Why Process Will Always Beat Improvisation in the NBA

Ethan Sherwood StraussNBA Lead WriterNovember 14, 2012

LOS ANGELES, CA - NOVEMBER 13:  Tony Parker #9 and Tim Duncan #21 of the San Antonio Spurs box out Pau Gasol #16 of the Los Angeles Lakers during an 84-82 Spurs win at Staples Center on November 13, 2012 in Los Angeles, California.  NOTE TO USER: User expressly acknowledges and agrees that, by downloading and or using this photograph, User is consenting to the terms and conditions of the Getty Images License Agreement.  (Photo by Harry How/Getty Images)
Harry How/Getty Images

First, let us marvel at how San Antonio constructed their game-winner against Los Angeles on Tuesday night. The sequence went ball screen, pass, cross screen, down screen, pass—ending with a Danny Green three-point attempt.

The aforementioned sequence took three seconds to unfold. 

Now, perhaps the average fan would feel more comfortable with a star taking the final shot, but this execution can make a role player into a star—if only for a possession. A good NBA rule of thumb: An open shot by an average player is a better bet than a contested shot by a good player. Example: This contested shot by good NBA player, Pau Gasol: 

The Spurs keep on chugging by virtue of systemic prowess, most exemplified by their humming "motion weak" offense. The attack relies on timed screens and multiple options. At this point, it looks like Tony Parker and Tim Duncan can run it reflexively. 

In the motion-weak set, point guard Tony Parker often hands the ball off, before looping through the opposing defense and emerging on the other side of the perimeter. When he gets the ball back, the defense has been probed, made slightly discombobulated. Not only that, but Parker often receives the pass, right as a cross screen is springing an open man. 

This puts Tony at an advantage that most playmakers lack. When your average point guard initiates offense, the defense is set. When Parker initiates, he does so after the D has been shaken like a snow globe, and he does it just as someone springs open. 

It doesn't end there, though. Everyone on the San Antonio offense keeps moving, keeps setting cross screens. Against most defenses, the Spurs exhibit a triumph of logical organization over talent.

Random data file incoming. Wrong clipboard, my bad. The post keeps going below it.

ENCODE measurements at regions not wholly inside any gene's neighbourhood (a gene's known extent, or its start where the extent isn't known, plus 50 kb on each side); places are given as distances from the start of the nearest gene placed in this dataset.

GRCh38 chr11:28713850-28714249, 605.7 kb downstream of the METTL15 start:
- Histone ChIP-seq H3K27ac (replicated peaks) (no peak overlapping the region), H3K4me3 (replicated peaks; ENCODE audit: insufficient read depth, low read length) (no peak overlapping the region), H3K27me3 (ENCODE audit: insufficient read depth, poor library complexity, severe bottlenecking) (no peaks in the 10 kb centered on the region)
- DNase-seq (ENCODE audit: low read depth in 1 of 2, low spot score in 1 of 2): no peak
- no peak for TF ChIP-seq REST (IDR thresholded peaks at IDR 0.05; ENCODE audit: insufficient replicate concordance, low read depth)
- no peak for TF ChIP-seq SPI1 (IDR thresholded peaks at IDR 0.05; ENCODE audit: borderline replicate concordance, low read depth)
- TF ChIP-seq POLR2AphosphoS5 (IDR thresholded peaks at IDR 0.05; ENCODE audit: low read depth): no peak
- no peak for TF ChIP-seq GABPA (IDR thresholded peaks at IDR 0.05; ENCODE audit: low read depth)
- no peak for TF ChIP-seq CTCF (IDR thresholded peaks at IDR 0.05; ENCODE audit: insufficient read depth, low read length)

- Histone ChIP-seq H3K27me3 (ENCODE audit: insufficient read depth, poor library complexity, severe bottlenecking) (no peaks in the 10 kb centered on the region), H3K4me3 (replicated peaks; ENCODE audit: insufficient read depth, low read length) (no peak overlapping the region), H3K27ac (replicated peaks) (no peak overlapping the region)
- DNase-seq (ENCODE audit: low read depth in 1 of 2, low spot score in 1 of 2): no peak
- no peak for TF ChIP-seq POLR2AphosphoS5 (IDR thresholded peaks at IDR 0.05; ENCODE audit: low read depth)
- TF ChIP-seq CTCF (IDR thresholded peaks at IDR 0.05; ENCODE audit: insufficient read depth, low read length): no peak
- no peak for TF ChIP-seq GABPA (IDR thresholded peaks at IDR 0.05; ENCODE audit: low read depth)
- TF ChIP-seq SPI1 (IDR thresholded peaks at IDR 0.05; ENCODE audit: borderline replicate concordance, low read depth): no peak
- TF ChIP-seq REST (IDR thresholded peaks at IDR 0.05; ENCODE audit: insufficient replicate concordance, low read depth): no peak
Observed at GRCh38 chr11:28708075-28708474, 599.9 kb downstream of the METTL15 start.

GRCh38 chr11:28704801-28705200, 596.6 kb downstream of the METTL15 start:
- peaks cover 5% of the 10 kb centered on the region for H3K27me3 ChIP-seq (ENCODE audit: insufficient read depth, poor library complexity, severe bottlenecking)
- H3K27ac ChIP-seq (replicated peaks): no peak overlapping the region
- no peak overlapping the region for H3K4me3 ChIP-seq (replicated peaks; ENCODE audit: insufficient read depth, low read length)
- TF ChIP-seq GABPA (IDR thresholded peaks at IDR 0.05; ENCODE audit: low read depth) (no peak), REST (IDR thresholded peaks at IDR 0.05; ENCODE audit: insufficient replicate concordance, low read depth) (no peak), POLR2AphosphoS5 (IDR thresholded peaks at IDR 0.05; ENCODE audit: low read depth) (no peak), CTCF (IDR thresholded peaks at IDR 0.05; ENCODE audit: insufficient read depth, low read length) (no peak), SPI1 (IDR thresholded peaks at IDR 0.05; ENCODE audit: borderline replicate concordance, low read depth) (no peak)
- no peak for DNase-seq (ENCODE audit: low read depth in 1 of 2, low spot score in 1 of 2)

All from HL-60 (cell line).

This can fall apart once the playoffs start, as opposing coaches have over a week to break down and prepare for motion-weak sets. But most coaches can't prep for this whilst grinding through the NBA regular season schedule. 

The same could be said (from a defensive perspective) of Tom Thibodeau's Chicago Bulls. Despite losing a lot of defensive talent over the offseason, they remain an elite defensive unit. To see why, check out this defensive possession from last year's playoffs. (It features only players that Chicago still has.)

The skill level impresses, but so does the communication involved. Joakim Noah shows on a screen, flashing out to hound the ball-handler before quickly returning to his man.

The Bulls are sound enough defensively to handle another screen in a different fashion. When Rip Hamilton gets blocked by a pick, Taj Gibson steps up and switches out onto Rip's man (Taj has the ability to guard wings, and Chicago takes full advantage). Rip, knowing that he and Taj can switch according to scheme, seamlessly guards Taj's man.

Like the Spurs on offense, the Bulls are of one mind defensively. 

It remains to be seen as to whether organization can trump talent in the playoffs. I suspect that both these clubs will meet a Waterloo in the postseason. But for now, with limited talent, the Spurs and Bulls are demonstrating the tremendous benefits of good coaching.